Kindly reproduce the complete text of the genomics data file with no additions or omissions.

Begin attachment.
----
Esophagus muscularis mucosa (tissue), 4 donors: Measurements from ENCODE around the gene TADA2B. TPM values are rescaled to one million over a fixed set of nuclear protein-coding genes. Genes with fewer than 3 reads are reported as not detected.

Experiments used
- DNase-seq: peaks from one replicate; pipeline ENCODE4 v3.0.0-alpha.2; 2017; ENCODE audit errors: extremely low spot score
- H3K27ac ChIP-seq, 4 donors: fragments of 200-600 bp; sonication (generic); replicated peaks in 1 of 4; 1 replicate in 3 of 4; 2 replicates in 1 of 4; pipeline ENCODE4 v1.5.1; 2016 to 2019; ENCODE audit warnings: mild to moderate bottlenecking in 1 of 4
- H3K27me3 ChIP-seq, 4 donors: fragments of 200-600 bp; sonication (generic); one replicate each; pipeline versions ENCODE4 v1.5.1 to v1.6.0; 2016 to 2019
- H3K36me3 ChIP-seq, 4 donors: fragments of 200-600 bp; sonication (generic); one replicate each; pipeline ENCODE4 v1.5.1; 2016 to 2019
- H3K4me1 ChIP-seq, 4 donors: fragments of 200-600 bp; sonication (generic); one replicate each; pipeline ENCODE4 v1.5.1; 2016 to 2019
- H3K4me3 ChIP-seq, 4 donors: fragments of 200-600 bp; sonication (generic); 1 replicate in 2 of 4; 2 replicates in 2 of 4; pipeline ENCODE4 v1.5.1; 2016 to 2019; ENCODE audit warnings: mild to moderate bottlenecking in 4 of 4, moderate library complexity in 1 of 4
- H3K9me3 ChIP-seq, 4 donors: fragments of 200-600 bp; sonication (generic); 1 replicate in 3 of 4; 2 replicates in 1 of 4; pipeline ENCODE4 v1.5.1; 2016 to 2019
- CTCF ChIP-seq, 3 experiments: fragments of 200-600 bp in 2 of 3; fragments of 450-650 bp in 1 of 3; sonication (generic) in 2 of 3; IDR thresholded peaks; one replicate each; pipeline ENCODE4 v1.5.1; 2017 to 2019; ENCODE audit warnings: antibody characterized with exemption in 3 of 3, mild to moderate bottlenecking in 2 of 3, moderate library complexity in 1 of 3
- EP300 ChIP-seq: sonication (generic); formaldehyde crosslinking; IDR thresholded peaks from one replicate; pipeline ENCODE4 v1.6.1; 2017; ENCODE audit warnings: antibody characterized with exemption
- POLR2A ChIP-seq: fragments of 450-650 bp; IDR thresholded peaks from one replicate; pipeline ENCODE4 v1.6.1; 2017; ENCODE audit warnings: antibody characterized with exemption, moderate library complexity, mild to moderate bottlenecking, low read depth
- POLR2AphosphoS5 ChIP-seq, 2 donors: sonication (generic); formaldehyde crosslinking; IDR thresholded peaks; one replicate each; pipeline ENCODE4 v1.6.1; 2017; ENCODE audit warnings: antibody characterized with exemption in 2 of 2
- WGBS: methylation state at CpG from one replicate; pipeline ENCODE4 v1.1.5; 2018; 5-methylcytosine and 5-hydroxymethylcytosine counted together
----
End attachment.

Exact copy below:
Esophagus muscularis mucosa (tissue), 4 donors: Measurements from ENCODE around the gene TADA2B. TPM values are rescaled to one million over a fixed set of nuclear protein-coding genes. Genes with fewer than 3 reads are reported as not detected.

Experiments used
- DNase-seq: peaks from one replicate; pipeline ENCODE4 v3.0.0-alpha.2; 2017; ENCODE audit errors: extremely low spot score
- H3K27ac ChIP-seq, 4 donors: fragments of 200-600 bp; sonication (generic); replicated peaks in 1 of 4; 1 replicate in 3 of 4; 2 replicates in 1 of 4; pipeline ENCODE4 v1.5.1; 2016 to 2019; ENCODE audit warnings: mild to moderate bottlenecking in 1 of 4
- H3K27me3 ChIP-seq, 4 donors: fragments of 200-600 bp; sonication (generic); one replicate each; pipeline versions ENCODE4 v1.5.1 to v1.6.0; 2016 to 2019
- H3K36me3 ChIP-seq, 4 donors: fragments of 200-600 bp; sonication (generic); one replicate each; pipeline ENCODE4 v1.5.1; 2016 to 2019
- H3K4me1 ChIP-seq, 4 donors: fragments of 200-600 bp; sonication (generic); one replicate each; pipeline ENCODE4 v1.5.1; 2016 to 2019
- H3K4me3 ChIP-seq, 4 donors: fragments of 200-600 bp; sonication (generic); 1 replicate in 2 of 4; 2 replicates in 2 of 4; pipeline ENCODE4 v1.5.1; 2016 to 2019; ENCODE audit warnings: mild to moderate bottlenecking in 4 of 4, moderate library complexity in 1 of 4
- H3K9me3 ChIP-seq, 4 donors: fragments of 200-600 bp; sonication (generic); 1 replicate in 3 of 4; 2 replicates in 1 of 4; pipeline ENCODE4 v1.5.1; 2016 to 2019
- CTCF ChIP-seq, 3 experiments: fragments of 200-600 bp in 2 of 3; fragments of 450-650 bp in 1 of 3; sonication (generic) in 2 of 3; IDR thresholded peaks; one replicate each; pipeline ENCODE4 v1.5.1; 2017 to 2019; ENCODE audit warnings: antibody characterized with exemption in 3 of 3, mild to moderate bottlenecking in 2 of 3, moderate library complexity in 1 of 3
- EP300 ChIP-seq: sonication (generic); formaldehyde crosslinking; IDR thresholded peaks from one replicate; pipeline ENCODE4 v1.6.1; 2017; ENCODE audit warnings: antibody characterized with exemption
- POLR2A ChIP-seq: fragments of 450-650 bp; IDR thresholded peaks from one replicate; pipeline ENCODE4 v1.6.1; 2017; ENCODE audit warnings: antibody characterized with exemption, moderate library complexity, mild to moderate bottlenecking, low read depth
- POLR2AphosphoS5 ChIP-seq, 2 donors: sonication (generic); formaldehyde crosslinking; IDR thresholded peaks; one replicate each; pipeline ENCODE4 v1.6.1; 2017; ENCODE audit warnings: antibody characterized with exemption in 2 of 2
- WGBS: methylation state at CpG from one replicate; pipeline ENCODE4 v1.1.5; 2018; 5-methylcytosine and 5-hydroxymethylcytosine counted together